Annual property reassessments in Southampton Town based on market trends will be halted for two years under a policy adopted unanimously by the Town Board on Tuesday while a committee studies their impacts on seniors and other people with fixed or limited incomes.
Supervisor Jay Schneiderman, who proposed the hiatus after many residents complained to him about sudden, sharp hikes in the assessed valuations of their properties this year, said the committee will also look into possible mechanisms to protect those property owners from sudden, sharp increases in assessed value, which he said could drive up their tax bills. Every member of the Town Board signed on as a co-sponsor of the proposal.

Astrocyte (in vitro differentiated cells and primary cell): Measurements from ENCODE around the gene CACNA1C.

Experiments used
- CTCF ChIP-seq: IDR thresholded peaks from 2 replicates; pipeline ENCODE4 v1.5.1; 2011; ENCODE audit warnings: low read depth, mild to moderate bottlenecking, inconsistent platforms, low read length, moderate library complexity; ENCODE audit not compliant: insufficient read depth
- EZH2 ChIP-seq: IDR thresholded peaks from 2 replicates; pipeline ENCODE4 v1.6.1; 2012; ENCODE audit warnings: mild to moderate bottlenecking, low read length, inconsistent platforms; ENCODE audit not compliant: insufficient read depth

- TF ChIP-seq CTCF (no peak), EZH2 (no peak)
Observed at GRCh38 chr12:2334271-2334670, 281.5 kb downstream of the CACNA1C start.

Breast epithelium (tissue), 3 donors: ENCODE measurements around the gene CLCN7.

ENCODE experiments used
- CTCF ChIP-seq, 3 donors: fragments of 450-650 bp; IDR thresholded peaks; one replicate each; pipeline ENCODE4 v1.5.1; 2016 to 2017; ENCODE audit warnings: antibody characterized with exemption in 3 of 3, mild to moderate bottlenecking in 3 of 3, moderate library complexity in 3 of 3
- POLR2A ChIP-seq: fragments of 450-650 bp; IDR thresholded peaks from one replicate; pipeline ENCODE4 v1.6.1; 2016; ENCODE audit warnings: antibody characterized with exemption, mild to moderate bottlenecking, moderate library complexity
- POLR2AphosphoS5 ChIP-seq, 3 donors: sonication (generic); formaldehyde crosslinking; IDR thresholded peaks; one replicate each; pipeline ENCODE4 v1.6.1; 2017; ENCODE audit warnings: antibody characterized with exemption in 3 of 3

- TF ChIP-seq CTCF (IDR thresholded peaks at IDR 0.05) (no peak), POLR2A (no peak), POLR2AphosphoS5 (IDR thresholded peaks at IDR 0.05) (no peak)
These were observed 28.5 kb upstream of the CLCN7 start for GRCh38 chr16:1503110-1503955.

The board voted after several speakers complained about sharp increases in their property assessments. Yolanda Field of Sag Harbor said her property assessment rose a total of $431,800 in three years.
“Why do we get charged for things our neighbors do?” she asked, explaining that a neighbor must have “put a million dollars” into an addition on the house next door. That meant a higher assessed valuation for her own property, under the “market trend analysis” system the town assessor’s office uses to update the value of all properties.
Greg Robins of North Sea, the Republican candidate for supervisor challenging Mr. Schneiderman, complained that the halt “freezes assessments at the top of the market.” Taxpayers can still challenge their assessments if property values fall during the two-year pause, the supervisor said. Grievance Day is on Tuesday, May 21 in both East Hampton and Southampton Towns.